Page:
There is nothing less sexy than a bitter white guy, and I’m becoming just that. I need to check my head before I become that which I should despise. You get no pity parties from the dugout when you arrive at the game on third base. The people with whom I share a common lineage and historic privilege (read: white American males) are losing their collective minds, which is leading to great social and environmental atrocities. It’s as though the warden is slowly unraveling and the prisoners are paying the price. I want to heal. To understand the current power structure and its illnesses, I need to understand myself. Inside of me, I am many, many me’s. I am Trump. I am Sanders. I am Mueller and the Trolls. I am the hero and the villain. In business, I have had to utilize all available me’s to survive: sometimes the better me, sometimes the lesser me. Those in leadership tend to relate; those who haven’t led tend to judge.
At my core, I am the fruit born of the seeds planted by puritan hands in the fertile soil right between the legs. I am ashamed.
As a space maker, I spent the last twenty years creating environments where people could work out their humanity while eating and drinking. My goal was to momentarily soothe the collective conscious, to offer up an affordable restoration treatment. Through these efforts, a great many wonderful and not-so-wonderful things happened. We built successful restaurants without meat or TVs. We employed a lot of people; we fed a lot of people. We made many, many people happy; we pissed off quite a few as well.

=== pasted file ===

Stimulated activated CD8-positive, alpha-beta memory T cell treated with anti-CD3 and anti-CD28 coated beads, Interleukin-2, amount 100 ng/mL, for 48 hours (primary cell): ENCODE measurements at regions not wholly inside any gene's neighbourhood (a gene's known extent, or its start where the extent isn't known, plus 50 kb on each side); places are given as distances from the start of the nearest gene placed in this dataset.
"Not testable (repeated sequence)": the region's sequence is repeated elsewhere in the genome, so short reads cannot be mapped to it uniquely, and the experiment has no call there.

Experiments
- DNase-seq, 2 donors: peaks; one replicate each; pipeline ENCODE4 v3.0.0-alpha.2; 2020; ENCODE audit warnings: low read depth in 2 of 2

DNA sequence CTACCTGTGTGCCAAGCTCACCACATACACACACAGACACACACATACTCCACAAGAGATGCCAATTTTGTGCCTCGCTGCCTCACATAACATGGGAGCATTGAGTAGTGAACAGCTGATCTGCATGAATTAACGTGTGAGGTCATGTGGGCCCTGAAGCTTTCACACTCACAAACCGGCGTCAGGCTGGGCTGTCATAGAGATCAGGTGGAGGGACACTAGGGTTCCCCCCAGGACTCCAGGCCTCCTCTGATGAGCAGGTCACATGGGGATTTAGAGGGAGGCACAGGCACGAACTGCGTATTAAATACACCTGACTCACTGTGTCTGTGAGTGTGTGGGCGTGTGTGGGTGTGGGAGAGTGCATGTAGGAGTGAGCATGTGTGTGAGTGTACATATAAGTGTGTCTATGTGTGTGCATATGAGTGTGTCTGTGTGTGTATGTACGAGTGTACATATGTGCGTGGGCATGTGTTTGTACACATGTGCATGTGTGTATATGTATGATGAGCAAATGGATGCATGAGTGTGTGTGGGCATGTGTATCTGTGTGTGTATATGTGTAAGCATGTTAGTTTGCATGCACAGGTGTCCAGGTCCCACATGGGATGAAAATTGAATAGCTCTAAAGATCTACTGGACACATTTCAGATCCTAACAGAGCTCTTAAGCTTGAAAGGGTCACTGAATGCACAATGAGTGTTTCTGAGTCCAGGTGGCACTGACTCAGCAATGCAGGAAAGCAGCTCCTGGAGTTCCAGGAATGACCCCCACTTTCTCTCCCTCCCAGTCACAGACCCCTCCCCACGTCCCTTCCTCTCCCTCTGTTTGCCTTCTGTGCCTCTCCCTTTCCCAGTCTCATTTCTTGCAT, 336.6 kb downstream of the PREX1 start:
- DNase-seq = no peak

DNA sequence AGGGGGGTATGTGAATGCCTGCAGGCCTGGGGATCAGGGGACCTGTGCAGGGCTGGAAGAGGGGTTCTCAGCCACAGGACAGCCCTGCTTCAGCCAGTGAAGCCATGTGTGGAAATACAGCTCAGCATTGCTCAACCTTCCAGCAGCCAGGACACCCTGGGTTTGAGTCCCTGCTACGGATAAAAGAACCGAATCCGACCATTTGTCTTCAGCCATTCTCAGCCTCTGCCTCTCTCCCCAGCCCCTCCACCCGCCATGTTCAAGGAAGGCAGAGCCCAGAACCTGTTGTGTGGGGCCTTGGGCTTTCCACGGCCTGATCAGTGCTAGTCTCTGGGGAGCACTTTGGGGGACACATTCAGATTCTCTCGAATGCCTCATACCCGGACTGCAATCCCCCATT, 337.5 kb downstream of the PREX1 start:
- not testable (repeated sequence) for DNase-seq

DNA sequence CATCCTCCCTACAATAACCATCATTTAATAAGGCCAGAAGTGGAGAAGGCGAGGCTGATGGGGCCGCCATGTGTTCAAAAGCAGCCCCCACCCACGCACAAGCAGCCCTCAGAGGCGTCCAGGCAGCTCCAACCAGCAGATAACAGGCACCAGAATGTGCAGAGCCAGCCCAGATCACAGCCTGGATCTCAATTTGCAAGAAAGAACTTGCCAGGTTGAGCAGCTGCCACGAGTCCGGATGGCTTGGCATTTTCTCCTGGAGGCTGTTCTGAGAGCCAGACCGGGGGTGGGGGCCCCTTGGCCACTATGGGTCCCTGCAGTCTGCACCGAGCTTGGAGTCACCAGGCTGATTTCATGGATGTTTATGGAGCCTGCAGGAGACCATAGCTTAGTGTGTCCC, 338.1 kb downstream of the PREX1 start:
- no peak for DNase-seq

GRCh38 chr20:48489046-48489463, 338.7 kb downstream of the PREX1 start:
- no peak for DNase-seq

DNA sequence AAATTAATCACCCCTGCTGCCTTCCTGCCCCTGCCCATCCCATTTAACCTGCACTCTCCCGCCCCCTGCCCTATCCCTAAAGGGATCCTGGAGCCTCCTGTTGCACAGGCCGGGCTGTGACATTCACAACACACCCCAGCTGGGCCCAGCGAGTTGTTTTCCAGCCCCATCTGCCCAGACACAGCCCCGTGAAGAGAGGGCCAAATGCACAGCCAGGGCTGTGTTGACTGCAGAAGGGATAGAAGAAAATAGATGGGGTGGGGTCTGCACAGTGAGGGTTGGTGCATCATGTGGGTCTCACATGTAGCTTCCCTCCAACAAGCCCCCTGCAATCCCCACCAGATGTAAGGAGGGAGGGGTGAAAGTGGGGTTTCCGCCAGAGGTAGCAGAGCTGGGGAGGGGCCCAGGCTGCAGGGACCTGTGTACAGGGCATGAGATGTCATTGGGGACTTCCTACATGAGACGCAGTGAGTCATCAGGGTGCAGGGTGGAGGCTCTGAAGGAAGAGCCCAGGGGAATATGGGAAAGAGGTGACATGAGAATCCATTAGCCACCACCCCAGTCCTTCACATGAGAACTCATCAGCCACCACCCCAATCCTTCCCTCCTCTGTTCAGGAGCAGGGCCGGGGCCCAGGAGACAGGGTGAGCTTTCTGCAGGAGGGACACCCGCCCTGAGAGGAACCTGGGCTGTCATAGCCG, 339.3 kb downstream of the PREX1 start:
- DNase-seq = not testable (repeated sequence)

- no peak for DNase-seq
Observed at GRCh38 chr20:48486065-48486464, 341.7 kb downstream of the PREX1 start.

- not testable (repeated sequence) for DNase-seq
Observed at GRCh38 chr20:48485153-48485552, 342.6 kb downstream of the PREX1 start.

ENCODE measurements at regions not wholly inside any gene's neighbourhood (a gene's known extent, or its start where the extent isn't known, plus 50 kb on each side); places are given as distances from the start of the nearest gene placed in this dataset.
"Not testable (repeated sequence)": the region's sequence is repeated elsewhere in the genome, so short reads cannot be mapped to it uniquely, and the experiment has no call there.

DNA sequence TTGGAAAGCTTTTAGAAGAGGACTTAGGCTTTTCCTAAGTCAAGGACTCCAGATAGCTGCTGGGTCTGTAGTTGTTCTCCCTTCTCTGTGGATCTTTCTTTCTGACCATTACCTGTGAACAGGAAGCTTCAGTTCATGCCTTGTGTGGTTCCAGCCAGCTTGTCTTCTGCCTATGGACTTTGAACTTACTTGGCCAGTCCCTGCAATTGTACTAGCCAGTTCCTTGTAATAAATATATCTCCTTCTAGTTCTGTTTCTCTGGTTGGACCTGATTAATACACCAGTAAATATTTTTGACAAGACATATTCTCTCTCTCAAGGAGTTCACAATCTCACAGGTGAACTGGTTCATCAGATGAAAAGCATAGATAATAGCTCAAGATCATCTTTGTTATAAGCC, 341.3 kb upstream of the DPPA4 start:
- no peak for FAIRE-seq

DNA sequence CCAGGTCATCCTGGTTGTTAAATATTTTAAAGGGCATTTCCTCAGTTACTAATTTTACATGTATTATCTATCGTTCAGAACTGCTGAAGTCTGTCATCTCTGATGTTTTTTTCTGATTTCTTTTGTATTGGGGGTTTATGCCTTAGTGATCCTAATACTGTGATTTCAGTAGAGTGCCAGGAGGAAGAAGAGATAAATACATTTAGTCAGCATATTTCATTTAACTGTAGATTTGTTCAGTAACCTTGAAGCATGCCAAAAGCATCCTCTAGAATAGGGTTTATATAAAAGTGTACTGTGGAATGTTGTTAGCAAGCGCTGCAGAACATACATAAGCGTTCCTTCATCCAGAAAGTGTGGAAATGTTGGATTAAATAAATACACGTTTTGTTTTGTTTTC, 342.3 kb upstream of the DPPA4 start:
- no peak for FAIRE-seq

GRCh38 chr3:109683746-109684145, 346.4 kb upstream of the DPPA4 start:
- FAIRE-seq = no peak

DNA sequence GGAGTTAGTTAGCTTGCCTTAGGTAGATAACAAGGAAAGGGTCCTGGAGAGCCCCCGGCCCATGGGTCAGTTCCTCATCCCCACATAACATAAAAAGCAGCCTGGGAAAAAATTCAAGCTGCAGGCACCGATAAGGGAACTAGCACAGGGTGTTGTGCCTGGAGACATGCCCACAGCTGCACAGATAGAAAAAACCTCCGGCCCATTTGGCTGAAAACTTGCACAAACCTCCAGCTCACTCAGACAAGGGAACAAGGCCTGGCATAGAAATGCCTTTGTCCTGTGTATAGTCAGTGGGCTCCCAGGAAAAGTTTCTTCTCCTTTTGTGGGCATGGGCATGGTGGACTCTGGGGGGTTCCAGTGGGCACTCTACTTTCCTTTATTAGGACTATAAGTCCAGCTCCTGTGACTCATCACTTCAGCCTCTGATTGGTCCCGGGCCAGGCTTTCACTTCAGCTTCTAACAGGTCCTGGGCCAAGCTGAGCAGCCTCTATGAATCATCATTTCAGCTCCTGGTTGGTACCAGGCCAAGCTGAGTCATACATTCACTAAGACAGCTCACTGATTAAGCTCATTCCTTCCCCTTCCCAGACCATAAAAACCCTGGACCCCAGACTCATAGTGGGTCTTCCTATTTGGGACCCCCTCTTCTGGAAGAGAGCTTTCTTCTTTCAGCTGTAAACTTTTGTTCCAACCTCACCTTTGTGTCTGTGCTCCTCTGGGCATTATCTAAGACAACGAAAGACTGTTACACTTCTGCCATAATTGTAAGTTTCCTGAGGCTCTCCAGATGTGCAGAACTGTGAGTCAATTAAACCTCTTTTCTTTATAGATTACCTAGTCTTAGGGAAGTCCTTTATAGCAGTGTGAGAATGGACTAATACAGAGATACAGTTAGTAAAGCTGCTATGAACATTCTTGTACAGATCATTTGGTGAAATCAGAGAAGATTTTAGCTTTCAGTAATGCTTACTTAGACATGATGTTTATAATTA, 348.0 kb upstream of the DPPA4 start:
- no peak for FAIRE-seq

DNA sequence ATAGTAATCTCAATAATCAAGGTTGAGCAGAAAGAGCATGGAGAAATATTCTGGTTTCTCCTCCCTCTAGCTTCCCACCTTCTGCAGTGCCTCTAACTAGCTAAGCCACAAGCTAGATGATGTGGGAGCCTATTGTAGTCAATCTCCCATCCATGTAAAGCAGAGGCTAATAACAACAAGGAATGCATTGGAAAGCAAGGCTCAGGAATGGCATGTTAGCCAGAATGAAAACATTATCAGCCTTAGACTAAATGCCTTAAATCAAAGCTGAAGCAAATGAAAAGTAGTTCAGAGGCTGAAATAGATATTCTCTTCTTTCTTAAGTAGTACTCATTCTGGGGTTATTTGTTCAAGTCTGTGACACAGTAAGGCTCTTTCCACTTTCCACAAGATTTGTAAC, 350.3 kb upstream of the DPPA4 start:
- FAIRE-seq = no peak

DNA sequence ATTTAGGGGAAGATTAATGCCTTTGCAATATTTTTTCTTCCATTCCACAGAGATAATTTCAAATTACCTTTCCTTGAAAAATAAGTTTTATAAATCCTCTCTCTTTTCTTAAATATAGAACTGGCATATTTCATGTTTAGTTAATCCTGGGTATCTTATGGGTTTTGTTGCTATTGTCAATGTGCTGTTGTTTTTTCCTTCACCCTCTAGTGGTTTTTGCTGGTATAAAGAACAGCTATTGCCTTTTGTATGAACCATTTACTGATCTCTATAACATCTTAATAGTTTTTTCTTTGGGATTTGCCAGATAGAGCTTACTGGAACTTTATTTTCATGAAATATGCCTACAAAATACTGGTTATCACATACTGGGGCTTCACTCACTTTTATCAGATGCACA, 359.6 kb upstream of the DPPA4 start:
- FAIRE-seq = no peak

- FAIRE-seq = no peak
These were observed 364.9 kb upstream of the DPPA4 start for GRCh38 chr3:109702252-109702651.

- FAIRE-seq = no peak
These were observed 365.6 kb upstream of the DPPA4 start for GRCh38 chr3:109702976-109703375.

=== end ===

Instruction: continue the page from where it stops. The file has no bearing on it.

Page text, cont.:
The two most valuable lessons I learned in the crucible of modern business ownership that I will take with me are these:
Assume positive intent
Transparency is efficiency
Living by these codes will also keep me out of politics.
To conclude, I’d love to shout out to all the women who made/make my world a better place.
To my mom: You have believed in me wholly, and that is the greatest gift. To Michelle: Our love ignited stars that still burn bright. To Jennifer Byers and Lauren Roberts: I am humbled by that which you have accomplished and that which is to come. I hope you reach the bells and ring them loud; the foundation is sturdy. BUILD ON! To Sarah Lyons: We learned to ride the teeter-totter with our inhales and exhales alone. To Kaela Martin: You are f’ing brilliant. Enough said. To Erin Skahan: Your life is an art form, an inspiration. Wherever you go, beauty follows. To Brittany Martinez: Every movement is like dance, every word a gem, the van awaits. To Audrey and Nara: Let’s go on a most excellent adventure!
P.S.: If you have something to say, say it to my face. I’ll be at Pablo’s Coffee at 630 East Sixth Avenue from 9 to 11 a.m. on Monday, May 14.
If you can't be at Pablo's on the 14th, Westword will be there for you, doing a Facebook Live with Dan Landes. So save your questions!